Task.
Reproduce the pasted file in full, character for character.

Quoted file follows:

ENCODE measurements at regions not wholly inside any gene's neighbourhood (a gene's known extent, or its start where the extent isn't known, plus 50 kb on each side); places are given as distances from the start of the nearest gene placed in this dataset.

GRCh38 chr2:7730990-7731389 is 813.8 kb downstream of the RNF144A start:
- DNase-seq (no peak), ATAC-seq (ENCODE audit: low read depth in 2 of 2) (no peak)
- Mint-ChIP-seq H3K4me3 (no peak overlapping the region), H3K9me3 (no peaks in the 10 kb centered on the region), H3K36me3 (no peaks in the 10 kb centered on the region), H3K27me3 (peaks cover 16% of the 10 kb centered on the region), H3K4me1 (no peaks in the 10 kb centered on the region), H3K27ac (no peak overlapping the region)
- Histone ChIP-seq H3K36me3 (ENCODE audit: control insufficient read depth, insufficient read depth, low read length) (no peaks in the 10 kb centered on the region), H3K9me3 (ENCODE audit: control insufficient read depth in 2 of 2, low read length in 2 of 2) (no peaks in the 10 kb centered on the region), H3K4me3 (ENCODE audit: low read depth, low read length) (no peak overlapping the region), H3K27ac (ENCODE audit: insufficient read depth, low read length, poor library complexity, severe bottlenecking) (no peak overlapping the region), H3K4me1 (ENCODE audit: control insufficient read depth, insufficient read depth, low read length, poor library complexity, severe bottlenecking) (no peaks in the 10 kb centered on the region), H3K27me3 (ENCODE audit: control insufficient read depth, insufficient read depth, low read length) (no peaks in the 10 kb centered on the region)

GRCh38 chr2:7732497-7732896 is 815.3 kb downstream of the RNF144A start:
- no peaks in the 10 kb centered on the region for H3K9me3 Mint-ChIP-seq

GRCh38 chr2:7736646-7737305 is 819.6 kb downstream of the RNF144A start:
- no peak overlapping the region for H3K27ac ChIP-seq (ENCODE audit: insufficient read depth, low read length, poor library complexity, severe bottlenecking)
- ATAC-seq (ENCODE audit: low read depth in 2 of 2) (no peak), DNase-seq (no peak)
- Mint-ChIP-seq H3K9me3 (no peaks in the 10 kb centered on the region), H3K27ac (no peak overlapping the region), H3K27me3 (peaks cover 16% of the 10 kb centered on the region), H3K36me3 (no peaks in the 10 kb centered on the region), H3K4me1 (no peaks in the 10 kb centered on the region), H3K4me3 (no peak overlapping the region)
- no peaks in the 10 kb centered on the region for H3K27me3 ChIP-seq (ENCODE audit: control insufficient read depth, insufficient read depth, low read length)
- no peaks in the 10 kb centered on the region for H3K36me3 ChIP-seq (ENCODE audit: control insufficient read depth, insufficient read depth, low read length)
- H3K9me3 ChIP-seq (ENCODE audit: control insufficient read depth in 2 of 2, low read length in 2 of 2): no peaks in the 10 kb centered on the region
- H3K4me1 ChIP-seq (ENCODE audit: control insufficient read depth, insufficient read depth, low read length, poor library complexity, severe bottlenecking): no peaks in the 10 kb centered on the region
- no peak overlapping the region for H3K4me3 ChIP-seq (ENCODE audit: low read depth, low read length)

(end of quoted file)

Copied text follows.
ENCODE measurements at regions not wholly inside any gene's neighbourhood (a gene's known extent, or its start where the extent isn't known, plus 50 kb on each side); places are given as distances from the start of the nearest gene placed in this dataset.

GRCh38 chr2:7730990-7731389 is 813.8 kb downstream of the RNF144A start:
- DNase-seq (no peak), ATAC-seq (ENCODE audit: low read depth in 2 of 2) (no peak)
- Mint-ChIP-seq H3K4me3 (no peak overlapping the region), H3K9me3 (no peaks in the 10 kb centered on the region), H3K36me3 (no peaks in the 10 kb centered on the region), H3K27me3 (peaks cover 16% of the 10 kb centered on the region), H3K4me1 (no peaks in the 10 kb centered on the region), H3K27ac (no peak overlapping the region)
- Histone ChIP-seq H3K36me3 (ENCODE audit: control insufficient read depth, insufficient read depth, low read length) (no peaks in the 10 kb centered on the region), H3K9me3 (ENCODE audit: control insufficient read depth in 2 of 2, low read length in 2 of 2) (no peaks in the 10 kb centered on the region), H3K4me3 (ENCODE audit: low read depth, low read length) (no peak overlapping the region), H3K27ac (ENCODE audit: insufficient read depth, low read length, poor library complexity, severe bottlenecking) (no peak overlapping the region), H3K4me1 (ENCODE audit: control insufficient read depth, insufficient read depth, low read length, poor library complexity, severe bottlenecking) (no peaks in the 10 kb centered on the region), H3K27me3 (ENCODE audit: control insufficient read depth, insufficient read depth, low read length) (no peaks in the 10 kb centered on the region)

GRCh38 chr2:7732497-7732896 is 815.3 kb downstream of the RNF144A start:
- no peaks in the 10 kb centered on the region for H3K9me3 Mint-ChIP-seq

GRCh38 chr2:7736646-7737305 is 819.6 kb downstream of the RNF144A start:
- no peak overlapping the region for H3K27ac ChIP-seq (ENCODE audit: insufficient read depth, low read length, poor library complexity, severe bottlenecking)
- ATAC-seq (ENCODE audit: low read depth in 2 of 2) (no peak), DNase-seq (no peak)
- Mint-ChIP-seq H3K9me3 (no peaks in the 10 kb centered on the region), H3K27ac (no peak overlapping the region), H3K27me3 (peaks cover 16% of the 10 kb centered on the region), H3K36me3 (no peaks in the 10 kb centered on the region), H3K4me1 (no peaks in the 10 kb centered on the region), H3K4me3 (no peak overlapping the region)
- no peaks in the 10 kb centered on the region for H3K27me3 ChIP-seq (ENCODE audit: control insufficient read depth, insufficient read depth, low read length)
- no peaks in the 10 kb centered on the region for H3K36me3 ChIP-seq (ENCODE audit: control insufficient read depth, insufficient read depth, low read length)
- H3K9me3 ChIP-seq (ENCODE audit: control insufficient read depth in 2 of 2, low read length in 2 of 2): no peaks in the 10 kb centered on the region
- H3K4me1 ChIP-seq (ENCODE audit: control insufficient read depth, insufficient read depth, low read length, poor library complexity, severe bottlenecking): no peaks in the 10 kb centered on the region
- no peak overlapping the region for H3K4me3 ChIP-seq (ENCODE audit: low read depth, low read length)